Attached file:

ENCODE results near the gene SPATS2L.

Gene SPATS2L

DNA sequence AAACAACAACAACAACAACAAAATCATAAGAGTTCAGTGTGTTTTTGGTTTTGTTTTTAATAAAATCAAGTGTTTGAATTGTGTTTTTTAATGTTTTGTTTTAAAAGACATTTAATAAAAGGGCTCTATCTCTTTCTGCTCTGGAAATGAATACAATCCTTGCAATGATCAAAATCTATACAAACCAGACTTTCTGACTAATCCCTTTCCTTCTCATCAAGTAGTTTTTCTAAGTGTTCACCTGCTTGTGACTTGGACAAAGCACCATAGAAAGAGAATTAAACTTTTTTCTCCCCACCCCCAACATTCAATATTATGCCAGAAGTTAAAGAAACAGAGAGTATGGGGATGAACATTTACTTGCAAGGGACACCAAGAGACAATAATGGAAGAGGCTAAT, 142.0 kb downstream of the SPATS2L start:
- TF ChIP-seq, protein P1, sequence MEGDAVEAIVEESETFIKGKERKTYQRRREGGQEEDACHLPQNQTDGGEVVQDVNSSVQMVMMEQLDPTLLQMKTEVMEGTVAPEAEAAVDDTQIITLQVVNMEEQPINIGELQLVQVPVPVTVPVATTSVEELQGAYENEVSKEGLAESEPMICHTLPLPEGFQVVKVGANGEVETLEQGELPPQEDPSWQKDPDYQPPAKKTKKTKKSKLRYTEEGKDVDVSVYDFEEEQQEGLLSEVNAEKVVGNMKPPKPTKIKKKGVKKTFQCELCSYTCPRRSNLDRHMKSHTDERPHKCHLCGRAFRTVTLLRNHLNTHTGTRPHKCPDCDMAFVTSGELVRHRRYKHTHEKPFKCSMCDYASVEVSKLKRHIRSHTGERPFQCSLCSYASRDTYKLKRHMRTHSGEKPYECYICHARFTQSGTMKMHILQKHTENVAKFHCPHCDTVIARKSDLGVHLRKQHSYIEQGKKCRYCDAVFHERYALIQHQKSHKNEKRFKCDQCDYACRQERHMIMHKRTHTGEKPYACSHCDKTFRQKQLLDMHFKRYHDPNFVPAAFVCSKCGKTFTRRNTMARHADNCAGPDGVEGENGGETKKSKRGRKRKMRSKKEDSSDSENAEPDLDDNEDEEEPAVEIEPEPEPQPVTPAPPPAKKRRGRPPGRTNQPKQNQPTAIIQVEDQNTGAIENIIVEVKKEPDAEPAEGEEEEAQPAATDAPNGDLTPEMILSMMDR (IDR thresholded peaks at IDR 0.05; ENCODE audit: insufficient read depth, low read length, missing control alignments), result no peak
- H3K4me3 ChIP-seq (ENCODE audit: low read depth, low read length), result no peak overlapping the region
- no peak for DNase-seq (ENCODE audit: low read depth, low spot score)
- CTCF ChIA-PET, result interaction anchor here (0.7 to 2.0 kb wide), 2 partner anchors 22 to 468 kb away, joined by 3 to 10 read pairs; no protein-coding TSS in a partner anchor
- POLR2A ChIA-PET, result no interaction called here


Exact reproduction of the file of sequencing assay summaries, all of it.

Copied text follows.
ENCODE results near the gene SPATS2L.

Gene SPATS2L

DNA sequence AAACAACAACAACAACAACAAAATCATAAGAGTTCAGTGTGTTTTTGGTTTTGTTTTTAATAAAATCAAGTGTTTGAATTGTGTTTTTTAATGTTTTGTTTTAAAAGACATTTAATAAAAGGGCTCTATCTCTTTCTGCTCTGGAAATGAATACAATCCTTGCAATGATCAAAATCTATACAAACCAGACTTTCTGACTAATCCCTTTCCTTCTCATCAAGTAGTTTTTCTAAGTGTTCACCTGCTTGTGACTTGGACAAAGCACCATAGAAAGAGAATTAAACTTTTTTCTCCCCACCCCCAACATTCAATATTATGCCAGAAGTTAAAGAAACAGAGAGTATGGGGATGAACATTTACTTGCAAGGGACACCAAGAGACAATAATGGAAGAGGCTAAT, 142.0 kb downstream of the SPATS2L start:
- TF ChIP-seq, protein P1, sequence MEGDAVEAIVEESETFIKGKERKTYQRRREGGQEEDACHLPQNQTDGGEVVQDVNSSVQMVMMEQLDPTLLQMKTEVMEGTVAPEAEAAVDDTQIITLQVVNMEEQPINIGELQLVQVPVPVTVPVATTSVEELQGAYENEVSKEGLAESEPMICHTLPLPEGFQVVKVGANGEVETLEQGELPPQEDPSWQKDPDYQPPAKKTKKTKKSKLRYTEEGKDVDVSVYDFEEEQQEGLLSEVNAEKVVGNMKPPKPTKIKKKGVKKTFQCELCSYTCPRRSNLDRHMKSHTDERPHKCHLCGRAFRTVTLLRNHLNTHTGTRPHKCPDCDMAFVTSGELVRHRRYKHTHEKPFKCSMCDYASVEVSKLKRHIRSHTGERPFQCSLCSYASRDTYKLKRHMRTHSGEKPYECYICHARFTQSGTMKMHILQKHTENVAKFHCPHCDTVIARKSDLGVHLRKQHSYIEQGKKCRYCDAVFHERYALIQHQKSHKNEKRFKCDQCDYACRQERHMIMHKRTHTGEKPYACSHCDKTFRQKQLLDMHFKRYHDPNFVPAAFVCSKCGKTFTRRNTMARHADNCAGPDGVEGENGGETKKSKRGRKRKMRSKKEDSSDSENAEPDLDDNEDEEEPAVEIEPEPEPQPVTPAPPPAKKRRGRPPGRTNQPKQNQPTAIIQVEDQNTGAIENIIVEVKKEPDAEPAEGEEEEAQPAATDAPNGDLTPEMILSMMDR (IDR thresholded peaks at IDR 0.05; ENCODE audit: insufficient read depth, low read length, missing control alignments), result no peak
- H3K4me3 ChIP-seq (ENCODE audit: low read depth, low read length), result no peak overlapping the region
- no peak for DNase-seq (ENCODE audit: low read depth, low spot score)
- CTCF ChIA-PET, result interaction anchor here (0.7 to 2.0 kb wide), 2 partner anchors 22 to 468 kb away, joined by 3 to 10 read pairs; no protein-coding TSS in a partner anchor
- POLR2A ChIA-PET, result no interaction called here